The following opinion by Stephen Boyd was published by the Winston-Salem Journal on March 6, 2011.
On Dec. 21, 2003, Willard Brown ended a tragic episode in our community's history by admitting to the police that he raped and murdered Deborah Sykes in August 1984. He apologized to Sykes' family and to Darryl Hunt, admitting that Hunt had nothing to do with it.
Since Hunt's exoneration in February 2004, the Journal has published more than a few letters and had reader responses posted to its website that express an unfortunate sentiment: If Hunt didn't do this, he did other things in the past or would do things in the future for which he probably deserved to go to prison, keeping our streets safer.
I might well have agreed — before I started paying close attention. Having moved to Winston-Salem two weeks after Hunt's first trial in 1985, I did not pay much attention to the coverage of the saga and, if asked, might have repeated what the police and district attorney's office said repeatedly to the press: There were several people involved in the murder, and Hunt was probably one of them.
After reading Phoebe Zerwick's series in November 2003 and talking with Larry Little and the Revs. Carlton Eversley and John Mendez, I began to pay more attention. What I have learned subsequent to 2003 has changed my perspective radically.
In 1985, Hunt was offered a $12,000 reward and told he would not be charged in the crime, if he simply said his friend, Sammy Mitchell, did it. He said, "No, not if I have to lie on Sammy to get it." After his conviction was overturned and before the second trial, the prosecution offered him a plea bargain: Admit to second-degree murder and he could go home that day with the five years he had already served. Hunt said, "No." When asked why, he gave two reasons: He wouldn't bear false witness, and Sykes' family deserved to know who killed her. Had Hunt agreed to either of those offers, justice would never have been served. Justice requires that the right person be convicted and incarcerated, not simply someone against whom a case can be made.
In 1994, Mark Rabil and Hunt's defense team, over the objections of the prosecution, petitioned that DNA analysis of the rape kit be conducted. That analysis revealed that the three suspects implicated in the state's theory of the crime — Hunt, Mitchell and Johnny Gray — could not have been the rapist. Knowing then that the rapist was not in custody, neither the Winston-Salem Police Department nor the district attorney's office reopened the investigation to identify Sykes' brutal murderer.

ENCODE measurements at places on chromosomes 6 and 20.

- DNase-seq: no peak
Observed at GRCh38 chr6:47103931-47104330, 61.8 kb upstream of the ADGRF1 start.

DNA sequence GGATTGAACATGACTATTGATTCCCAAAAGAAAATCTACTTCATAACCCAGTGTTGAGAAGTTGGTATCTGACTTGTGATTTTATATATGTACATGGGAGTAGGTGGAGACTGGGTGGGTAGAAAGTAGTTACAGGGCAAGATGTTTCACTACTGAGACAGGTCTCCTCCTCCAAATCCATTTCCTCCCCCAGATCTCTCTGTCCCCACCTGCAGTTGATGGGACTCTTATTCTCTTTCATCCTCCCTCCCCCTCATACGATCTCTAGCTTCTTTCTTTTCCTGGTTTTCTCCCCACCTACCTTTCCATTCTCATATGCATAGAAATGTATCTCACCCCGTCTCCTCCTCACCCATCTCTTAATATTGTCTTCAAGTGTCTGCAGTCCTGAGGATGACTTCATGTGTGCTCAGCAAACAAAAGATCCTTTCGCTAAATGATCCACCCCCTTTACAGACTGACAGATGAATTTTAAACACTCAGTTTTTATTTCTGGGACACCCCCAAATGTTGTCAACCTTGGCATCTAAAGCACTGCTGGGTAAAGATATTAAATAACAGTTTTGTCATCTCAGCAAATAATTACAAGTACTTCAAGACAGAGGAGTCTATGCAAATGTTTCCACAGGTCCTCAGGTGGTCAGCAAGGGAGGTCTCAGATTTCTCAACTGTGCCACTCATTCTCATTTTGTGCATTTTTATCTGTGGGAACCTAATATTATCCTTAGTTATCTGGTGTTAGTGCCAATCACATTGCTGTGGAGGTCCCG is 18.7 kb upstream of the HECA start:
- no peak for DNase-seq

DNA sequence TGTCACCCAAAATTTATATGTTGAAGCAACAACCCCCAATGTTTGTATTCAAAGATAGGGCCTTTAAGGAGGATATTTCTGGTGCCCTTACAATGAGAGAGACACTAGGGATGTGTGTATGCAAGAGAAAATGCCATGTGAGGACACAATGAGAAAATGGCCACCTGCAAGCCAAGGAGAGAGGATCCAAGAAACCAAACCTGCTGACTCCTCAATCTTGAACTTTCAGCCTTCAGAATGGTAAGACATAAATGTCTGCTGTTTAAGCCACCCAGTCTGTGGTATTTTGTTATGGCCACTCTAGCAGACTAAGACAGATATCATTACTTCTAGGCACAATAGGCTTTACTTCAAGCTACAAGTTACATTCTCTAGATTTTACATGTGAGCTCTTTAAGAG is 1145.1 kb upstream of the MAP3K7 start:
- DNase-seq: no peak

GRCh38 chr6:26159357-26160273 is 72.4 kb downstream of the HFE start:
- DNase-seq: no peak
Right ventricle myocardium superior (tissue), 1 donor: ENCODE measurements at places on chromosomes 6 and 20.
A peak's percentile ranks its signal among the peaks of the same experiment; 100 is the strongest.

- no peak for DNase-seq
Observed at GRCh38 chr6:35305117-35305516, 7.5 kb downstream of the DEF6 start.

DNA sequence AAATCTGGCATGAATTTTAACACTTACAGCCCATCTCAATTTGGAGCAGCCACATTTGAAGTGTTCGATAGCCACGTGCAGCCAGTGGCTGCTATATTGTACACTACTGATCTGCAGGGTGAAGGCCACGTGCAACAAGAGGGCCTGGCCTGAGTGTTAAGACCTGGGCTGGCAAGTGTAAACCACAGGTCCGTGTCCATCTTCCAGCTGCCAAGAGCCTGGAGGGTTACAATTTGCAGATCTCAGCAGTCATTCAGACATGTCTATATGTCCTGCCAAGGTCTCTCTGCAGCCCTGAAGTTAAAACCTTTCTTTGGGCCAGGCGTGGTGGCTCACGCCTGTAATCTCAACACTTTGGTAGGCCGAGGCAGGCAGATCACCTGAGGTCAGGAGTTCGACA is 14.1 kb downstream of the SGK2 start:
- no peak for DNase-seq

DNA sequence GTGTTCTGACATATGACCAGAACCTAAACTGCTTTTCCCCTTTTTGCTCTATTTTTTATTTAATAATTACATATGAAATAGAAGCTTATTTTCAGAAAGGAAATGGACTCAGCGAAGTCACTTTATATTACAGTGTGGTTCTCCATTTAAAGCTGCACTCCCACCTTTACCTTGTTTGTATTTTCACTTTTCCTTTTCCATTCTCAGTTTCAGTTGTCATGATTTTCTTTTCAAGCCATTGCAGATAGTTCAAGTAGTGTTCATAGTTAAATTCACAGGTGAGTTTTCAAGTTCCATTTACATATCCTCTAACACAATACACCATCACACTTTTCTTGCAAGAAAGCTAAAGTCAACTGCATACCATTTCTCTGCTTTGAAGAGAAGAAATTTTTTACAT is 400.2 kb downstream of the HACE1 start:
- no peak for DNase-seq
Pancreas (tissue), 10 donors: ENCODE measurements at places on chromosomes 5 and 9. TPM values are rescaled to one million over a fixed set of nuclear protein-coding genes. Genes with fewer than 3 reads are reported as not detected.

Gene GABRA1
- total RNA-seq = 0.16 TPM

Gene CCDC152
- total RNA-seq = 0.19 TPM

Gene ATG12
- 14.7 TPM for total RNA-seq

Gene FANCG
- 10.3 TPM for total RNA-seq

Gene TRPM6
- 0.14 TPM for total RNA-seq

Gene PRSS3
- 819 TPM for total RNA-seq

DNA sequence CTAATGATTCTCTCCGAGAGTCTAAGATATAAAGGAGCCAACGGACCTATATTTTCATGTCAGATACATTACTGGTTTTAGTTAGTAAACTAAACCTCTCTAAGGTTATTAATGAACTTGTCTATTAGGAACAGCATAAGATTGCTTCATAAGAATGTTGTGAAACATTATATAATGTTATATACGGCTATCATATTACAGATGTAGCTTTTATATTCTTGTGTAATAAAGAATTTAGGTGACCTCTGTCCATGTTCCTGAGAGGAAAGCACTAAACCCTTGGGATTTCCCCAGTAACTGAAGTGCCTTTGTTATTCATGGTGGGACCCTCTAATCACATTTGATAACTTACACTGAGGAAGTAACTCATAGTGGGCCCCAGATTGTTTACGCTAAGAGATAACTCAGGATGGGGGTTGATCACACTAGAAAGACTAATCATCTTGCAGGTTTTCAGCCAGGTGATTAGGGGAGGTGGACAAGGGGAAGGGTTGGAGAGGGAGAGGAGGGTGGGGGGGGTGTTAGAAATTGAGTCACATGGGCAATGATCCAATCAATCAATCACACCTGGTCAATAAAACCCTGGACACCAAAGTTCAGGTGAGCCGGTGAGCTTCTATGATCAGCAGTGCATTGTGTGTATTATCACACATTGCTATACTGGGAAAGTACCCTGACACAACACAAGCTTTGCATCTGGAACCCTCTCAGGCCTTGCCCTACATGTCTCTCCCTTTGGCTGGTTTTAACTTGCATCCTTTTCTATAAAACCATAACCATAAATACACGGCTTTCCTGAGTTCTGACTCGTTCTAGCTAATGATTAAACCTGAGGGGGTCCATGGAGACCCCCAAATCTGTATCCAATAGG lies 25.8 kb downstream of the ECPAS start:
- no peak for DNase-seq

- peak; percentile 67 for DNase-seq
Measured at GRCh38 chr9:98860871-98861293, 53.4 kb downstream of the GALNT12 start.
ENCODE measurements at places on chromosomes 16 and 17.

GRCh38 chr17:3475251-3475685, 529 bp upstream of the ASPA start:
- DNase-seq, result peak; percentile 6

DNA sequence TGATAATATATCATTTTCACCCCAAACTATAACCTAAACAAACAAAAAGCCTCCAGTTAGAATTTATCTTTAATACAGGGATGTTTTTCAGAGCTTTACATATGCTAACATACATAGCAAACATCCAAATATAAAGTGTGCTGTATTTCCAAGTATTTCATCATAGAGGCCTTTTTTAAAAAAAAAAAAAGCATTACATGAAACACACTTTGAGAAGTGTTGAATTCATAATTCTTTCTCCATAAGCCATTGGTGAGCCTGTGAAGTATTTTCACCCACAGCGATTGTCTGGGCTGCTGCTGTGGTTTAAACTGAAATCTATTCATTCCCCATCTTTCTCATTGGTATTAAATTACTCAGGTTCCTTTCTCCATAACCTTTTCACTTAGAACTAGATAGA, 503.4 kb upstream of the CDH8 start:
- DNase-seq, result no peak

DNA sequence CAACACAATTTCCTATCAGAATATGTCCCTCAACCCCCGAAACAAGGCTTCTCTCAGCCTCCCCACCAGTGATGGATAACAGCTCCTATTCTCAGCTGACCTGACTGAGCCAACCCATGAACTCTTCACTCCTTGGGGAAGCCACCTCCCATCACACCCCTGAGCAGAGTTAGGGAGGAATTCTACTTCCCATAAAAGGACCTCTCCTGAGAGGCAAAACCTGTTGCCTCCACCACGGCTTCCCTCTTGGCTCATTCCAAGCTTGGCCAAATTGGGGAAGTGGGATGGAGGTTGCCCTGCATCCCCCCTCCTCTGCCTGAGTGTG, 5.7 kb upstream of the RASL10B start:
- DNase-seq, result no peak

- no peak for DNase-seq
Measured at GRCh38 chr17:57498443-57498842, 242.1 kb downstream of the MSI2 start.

Rabil, however, kept filing appeals and, finally, in spring 2003, filed a motion to test the DNA evidence in a North Carolina database of violent, convicted felons. That testing led to the identification of Willard Brown as the murderer.
Fortunately, or providentially — as I believe — the case was solved, but not without a very high price and not without the courage, persistence and integrity of both Hunt and Rabil and, along with them, a number of other community advocates for justice, who would not give up on the truth.
So, a decision to pay more careful attention and to develop relationships with some of those involved in these events taught me several lessons. In order to preserve a cardinal principle of our criminal-justice system — the presumption of innocence — we, in the community and in the jury box, must listen and make informed judgments, not simply hold opinions based on those of others. We must carefully distinguish any particular person, along with his or her past — real or perceived — from the crime with which they are charged and wait for evidence, and then weigh its credibility without prejudice.
As for the opinion that our streets would be safer without Hunt among us, I couldn't disagree more. Since his release, Hunt has created the Darryl Hunt Project for Freedom and Justice that educates the public about needed reforms in areas such as more effective eyewitness identification procedures, reviews innocence claims of inmates and helps ex-offenders break the cycle of recidivism. He also serves on the board of directors of the North Carolina Center on Actual Innocence; as chair, Client Policy Group, National Legal Aid Defenders Association (Washington, D.C.); and on the board of the North Carolina Prison Legal Services.
I am very glad that Hunt is back in our community and am honored to work with him and others in these community efforts, including pursuing truth and justice in the Silk Plant Forest Case. If the enrichment that comes from paying closer attention and developing new relationships appeals to you, visit the website http://darrylhuntproject.org/ and join us.
Stephen Boyd is on the advisory board of the Darryl Hunt Project for Freedom and Justice and is the Easley professor of religion at Wake Forest University. He is the author of the forthcoming book Making Justice Our Business: The Wrongful Conviction of Darryl Hunt and the Work of Faith.